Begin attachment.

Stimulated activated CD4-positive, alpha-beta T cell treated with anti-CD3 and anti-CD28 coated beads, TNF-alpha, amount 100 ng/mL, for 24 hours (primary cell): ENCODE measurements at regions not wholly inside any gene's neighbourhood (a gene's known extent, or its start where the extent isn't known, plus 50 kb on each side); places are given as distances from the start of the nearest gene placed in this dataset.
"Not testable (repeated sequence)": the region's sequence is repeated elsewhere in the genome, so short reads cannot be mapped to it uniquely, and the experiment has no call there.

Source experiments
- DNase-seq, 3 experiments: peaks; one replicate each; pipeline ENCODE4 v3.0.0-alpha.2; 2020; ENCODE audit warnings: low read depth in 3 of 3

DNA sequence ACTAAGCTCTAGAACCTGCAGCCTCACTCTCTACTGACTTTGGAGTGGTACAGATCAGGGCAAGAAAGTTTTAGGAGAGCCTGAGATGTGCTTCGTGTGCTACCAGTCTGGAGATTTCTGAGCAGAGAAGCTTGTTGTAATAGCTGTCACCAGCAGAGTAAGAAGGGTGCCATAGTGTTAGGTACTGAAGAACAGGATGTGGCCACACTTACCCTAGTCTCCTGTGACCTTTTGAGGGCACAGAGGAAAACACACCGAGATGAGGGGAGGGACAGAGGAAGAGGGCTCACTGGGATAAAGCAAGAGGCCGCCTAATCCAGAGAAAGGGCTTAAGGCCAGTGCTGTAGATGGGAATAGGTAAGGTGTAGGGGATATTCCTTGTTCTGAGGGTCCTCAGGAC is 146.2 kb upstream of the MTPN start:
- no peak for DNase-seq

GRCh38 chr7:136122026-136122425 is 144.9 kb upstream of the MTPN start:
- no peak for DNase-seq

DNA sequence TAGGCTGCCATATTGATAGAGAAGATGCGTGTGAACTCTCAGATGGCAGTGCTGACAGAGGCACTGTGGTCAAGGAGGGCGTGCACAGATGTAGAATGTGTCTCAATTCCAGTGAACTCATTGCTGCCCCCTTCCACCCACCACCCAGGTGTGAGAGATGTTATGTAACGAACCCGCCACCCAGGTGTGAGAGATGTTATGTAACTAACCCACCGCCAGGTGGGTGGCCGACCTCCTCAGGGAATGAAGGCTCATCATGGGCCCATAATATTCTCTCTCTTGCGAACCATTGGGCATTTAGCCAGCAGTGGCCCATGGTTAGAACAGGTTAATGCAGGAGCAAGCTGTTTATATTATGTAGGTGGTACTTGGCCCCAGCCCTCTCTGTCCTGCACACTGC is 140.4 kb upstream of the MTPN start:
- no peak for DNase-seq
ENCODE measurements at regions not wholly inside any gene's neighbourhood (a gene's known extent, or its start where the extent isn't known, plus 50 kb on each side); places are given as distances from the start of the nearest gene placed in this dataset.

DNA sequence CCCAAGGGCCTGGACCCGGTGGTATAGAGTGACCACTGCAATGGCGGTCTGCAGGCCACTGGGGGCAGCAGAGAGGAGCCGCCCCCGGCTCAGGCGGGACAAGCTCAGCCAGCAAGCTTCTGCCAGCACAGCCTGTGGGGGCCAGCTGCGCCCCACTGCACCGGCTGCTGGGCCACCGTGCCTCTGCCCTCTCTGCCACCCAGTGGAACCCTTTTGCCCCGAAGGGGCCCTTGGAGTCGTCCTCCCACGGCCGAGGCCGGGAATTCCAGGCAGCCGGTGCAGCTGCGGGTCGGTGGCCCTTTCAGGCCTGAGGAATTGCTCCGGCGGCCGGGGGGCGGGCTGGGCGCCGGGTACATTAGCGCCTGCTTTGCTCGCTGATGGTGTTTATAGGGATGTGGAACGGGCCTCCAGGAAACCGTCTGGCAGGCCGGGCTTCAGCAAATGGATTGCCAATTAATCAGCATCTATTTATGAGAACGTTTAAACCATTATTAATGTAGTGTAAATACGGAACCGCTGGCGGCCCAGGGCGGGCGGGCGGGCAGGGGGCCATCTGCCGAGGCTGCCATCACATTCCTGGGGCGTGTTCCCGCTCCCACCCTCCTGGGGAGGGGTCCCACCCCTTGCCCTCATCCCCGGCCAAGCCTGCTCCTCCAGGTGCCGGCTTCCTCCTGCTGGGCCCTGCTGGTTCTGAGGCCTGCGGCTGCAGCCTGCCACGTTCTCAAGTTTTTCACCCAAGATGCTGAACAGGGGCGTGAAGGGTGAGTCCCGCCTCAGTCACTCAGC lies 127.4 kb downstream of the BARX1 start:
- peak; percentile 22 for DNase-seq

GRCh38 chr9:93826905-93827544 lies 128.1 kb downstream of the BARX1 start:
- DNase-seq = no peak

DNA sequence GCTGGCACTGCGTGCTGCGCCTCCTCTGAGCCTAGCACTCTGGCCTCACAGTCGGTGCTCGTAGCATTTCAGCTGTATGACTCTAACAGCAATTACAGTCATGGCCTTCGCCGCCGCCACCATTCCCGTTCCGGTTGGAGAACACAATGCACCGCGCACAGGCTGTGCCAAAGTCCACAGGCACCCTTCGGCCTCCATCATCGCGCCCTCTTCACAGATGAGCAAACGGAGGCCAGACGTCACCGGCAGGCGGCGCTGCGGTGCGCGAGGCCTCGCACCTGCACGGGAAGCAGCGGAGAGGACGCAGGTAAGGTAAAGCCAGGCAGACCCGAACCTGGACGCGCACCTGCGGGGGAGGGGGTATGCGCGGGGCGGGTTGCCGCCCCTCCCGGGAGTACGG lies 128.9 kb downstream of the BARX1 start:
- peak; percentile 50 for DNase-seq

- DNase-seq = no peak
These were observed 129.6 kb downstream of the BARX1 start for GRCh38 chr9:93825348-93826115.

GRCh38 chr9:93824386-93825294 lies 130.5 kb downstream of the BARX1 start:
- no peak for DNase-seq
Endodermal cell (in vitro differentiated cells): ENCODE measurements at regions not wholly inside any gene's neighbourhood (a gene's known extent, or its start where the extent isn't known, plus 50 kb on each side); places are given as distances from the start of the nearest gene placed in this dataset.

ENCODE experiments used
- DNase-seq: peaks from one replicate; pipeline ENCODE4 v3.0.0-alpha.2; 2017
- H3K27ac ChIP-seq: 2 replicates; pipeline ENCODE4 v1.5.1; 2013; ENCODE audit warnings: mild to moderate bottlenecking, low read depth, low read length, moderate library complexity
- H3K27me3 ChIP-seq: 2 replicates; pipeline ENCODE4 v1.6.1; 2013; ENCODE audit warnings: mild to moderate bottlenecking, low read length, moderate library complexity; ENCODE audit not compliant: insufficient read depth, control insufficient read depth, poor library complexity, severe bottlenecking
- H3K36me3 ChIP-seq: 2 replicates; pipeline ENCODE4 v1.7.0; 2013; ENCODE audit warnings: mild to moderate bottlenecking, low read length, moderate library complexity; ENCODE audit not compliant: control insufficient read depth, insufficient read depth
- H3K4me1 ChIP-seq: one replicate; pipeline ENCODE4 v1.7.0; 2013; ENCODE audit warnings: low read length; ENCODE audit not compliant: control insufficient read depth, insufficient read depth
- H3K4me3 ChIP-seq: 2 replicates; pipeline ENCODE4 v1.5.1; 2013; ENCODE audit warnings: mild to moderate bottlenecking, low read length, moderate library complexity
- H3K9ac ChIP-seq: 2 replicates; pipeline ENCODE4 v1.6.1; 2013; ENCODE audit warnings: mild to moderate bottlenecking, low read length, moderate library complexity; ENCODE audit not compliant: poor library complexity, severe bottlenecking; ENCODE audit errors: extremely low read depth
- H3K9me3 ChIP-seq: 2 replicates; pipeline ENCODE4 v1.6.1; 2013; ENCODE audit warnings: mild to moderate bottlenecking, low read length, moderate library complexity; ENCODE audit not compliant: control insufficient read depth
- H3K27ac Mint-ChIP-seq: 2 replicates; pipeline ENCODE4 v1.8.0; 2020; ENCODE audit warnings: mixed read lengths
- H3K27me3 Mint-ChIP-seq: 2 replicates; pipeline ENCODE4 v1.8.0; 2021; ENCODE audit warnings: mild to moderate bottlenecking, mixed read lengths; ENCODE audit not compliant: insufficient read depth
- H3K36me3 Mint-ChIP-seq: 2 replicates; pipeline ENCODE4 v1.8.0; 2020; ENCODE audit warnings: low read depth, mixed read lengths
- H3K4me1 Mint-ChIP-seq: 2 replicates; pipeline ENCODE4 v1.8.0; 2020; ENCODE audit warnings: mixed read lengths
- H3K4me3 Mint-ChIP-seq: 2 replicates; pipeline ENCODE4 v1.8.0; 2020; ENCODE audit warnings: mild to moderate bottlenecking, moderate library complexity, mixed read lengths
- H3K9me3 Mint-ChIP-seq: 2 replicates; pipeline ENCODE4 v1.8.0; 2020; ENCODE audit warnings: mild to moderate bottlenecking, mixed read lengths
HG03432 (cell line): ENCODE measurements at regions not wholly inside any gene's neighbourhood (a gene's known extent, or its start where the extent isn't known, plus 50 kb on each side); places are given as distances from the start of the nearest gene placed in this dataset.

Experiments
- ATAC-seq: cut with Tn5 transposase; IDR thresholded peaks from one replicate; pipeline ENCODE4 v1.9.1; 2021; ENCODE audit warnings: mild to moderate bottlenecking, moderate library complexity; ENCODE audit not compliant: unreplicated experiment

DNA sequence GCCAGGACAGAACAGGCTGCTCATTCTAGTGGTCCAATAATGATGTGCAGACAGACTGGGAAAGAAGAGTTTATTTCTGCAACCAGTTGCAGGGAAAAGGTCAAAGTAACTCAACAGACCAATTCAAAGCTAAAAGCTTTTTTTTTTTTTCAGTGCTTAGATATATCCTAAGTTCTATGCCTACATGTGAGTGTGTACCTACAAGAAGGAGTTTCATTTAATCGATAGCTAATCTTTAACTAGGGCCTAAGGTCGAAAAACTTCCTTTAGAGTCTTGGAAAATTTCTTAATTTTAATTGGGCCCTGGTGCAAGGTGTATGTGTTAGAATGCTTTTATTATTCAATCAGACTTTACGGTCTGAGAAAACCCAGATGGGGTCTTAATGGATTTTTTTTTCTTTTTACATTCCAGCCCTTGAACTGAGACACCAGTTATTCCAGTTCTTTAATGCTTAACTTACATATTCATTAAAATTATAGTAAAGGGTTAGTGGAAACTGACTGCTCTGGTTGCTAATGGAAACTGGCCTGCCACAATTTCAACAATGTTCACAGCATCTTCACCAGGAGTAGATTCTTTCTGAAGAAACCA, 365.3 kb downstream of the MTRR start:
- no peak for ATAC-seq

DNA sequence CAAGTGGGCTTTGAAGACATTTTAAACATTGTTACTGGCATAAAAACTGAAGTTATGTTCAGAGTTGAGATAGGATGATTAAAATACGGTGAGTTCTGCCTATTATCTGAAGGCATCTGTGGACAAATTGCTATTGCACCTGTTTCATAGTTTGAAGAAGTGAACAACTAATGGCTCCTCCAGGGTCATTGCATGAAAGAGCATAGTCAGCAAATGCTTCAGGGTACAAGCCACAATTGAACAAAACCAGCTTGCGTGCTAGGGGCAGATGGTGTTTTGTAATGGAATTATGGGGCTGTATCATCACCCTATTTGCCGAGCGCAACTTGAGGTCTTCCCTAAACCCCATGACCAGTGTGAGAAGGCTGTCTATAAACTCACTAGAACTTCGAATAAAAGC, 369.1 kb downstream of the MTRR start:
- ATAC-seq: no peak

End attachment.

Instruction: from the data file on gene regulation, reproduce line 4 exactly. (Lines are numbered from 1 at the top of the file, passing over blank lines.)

- DNase-seq, 3 experiments: peaks; one replicate each; pipeline ENCODE4 v3.0.0-alpha.2; 2020; ENCODE audit warnings: low read depth in 3 of 3